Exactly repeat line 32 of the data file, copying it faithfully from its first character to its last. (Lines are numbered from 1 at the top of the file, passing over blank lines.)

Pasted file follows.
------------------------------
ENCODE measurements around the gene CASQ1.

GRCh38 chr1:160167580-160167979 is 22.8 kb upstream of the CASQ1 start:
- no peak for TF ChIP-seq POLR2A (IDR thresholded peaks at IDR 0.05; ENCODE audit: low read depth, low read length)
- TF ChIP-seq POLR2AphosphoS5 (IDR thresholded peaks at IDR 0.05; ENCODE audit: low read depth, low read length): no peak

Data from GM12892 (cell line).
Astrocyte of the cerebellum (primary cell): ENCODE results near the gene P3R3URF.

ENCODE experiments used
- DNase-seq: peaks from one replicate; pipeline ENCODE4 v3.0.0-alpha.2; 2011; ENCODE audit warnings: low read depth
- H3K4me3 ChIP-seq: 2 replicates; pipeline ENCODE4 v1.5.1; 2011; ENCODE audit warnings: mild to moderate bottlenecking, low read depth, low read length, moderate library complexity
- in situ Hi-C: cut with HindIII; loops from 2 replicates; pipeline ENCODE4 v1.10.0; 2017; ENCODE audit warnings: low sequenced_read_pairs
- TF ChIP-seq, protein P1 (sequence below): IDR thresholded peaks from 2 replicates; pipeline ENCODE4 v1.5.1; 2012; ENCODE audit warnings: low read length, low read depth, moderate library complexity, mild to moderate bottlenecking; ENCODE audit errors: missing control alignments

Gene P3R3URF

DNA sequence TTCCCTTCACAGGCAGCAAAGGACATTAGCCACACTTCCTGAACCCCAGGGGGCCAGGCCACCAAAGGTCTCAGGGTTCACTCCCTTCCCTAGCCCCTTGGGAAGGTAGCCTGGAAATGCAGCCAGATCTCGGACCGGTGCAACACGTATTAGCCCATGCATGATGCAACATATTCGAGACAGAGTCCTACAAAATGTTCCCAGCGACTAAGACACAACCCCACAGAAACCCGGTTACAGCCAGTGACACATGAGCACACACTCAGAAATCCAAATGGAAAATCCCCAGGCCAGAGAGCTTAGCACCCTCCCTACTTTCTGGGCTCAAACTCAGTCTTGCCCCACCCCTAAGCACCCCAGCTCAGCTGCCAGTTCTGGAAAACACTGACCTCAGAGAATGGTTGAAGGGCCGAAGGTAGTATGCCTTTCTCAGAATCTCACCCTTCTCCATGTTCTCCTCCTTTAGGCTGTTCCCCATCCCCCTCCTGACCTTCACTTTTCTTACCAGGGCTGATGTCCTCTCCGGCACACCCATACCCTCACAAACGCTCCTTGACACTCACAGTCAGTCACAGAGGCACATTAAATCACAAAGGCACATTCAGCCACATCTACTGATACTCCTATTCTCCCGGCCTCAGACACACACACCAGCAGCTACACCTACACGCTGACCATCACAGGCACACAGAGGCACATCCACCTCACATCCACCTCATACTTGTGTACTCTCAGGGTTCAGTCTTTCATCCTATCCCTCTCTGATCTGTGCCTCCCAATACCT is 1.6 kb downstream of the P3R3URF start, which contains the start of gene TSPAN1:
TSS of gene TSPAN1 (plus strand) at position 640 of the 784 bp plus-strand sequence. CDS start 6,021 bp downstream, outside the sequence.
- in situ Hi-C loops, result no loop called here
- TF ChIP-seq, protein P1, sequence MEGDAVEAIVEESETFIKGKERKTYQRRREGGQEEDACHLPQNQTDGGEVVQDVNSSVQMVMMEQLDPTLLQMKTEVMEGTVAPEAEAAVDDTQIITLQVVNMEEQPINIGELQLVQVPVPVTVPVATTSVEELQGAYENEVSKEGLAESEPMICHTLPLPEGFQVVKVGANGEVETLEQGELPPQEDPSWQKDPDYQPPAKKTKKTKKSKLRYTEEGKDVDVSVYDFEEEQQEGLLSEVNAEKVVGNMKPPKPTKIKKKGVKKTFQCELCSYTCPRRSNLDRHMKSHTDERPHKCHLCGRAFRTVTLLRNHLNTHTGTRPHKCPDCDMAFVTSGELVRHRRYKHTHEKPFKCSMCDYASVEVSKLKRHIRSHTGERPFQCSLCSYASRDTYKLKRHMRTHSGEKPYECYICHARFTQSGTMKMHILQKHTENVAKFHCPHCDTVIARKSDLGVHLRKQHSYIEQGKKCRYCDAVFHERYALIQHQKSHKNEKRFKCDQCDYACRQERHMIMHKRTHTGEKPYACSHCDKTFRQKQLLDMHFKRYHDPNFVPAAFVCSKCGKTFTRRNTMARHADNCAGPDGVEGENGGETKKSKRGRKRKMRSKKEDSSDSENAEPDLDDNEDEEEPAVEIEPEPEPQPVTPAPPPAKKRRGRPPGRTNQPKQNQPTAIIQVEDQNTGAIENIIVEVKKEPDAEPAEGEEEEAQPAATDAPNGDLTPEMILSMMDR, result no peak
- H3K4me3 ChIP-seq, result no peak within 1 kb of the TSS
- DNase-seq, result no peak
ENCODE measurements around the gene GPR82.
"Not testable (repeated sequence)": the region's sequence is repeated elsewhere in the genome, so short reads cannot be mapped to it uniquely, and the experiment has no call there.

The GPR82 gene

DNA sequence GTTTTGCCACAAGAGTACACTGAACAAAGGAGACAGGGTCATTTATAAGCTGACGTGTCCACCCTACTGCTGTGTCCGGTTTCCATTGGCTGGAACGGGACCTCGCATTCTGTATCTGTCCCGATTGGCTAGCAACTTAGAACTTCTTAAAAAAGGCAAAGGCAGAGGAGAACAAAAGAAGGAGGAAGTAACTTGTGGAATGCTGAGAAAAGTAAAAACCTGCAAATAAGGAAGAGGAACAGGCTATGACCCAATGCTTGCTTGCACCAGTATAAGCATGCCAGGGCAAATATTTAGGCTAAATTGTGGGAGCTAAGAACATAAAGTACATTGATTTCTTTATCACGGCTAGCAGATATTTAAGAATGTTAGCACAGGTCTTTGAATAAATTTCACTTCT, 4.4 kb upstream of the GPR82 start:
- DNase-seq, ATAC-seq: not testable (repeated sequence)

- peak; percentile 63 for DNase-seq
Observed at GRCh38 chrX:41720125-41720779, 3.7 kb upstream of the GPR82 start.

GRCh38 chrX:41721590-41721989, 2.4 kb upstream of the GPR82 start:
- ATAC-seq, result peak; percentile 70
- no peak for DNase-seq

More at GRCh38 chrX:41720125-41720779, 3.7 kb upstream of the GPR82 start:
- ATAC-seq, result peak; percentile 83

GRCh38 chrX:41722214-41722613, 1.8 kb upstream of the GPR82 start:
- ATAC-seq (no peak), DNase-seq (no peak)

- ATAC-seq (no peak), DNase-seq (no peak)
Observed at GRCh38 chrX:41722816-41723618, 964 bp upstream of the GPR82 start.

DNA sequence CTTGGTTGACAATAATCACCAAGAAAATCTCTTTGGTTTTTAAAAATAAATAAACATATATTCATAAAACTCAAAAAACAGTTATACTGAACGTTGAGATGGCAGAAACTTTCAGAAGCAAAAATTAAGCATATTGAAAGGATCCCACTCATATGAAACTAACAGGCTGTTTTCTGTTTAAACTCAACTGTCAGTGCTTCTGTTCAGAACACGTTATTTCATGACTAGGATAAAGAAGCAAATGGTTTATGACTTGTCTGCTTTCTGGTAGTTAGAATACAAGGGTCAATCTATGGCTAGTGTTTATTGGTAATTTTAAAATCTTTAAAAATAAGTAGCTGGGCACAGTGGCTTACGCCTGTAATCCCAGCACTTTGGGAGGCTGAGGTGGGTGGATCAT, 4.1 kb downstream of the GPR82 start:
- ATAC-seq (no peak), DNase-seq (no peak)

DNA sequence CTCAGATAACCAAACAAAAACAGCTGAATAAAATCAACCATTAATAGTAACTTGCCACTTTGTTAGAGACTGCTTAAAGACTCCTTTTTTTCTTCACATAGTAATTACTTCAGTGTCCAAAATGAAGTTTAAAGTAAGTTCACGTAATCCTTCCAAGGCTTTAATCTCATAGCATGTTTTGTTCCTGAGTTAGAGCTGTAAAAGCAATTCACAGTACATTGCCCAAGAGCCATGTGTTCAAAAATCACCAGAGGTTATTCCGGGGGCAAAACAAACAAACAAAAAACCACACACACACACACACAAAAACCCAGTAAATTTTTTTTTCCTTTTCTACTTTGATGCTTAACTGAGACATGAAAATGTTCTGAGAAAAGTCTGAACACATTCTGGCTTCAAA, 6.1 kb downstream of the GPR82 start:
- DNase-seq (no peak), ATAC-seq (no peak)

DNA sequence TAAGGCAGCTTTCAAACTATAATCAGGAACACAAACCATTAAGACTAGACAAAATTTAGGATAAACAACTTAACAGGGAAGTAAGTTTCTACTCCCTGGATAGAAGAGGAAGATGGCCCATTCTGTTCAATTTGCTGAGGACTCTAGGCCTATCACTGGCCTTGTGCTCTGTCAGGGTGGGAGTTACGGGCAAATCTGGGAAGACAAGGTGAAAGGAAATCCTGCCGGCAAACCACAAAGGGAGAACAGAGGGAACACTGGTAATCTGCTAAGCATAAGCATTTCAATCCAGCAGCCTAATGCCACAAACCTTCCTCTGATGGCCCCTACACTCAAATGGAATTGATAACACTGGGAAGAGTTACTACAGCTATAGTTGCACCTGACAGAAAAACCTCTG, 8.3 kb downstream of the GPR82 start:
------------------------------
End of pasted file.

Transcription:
- ATAC-seq (no peak), DNase-seq (no peak)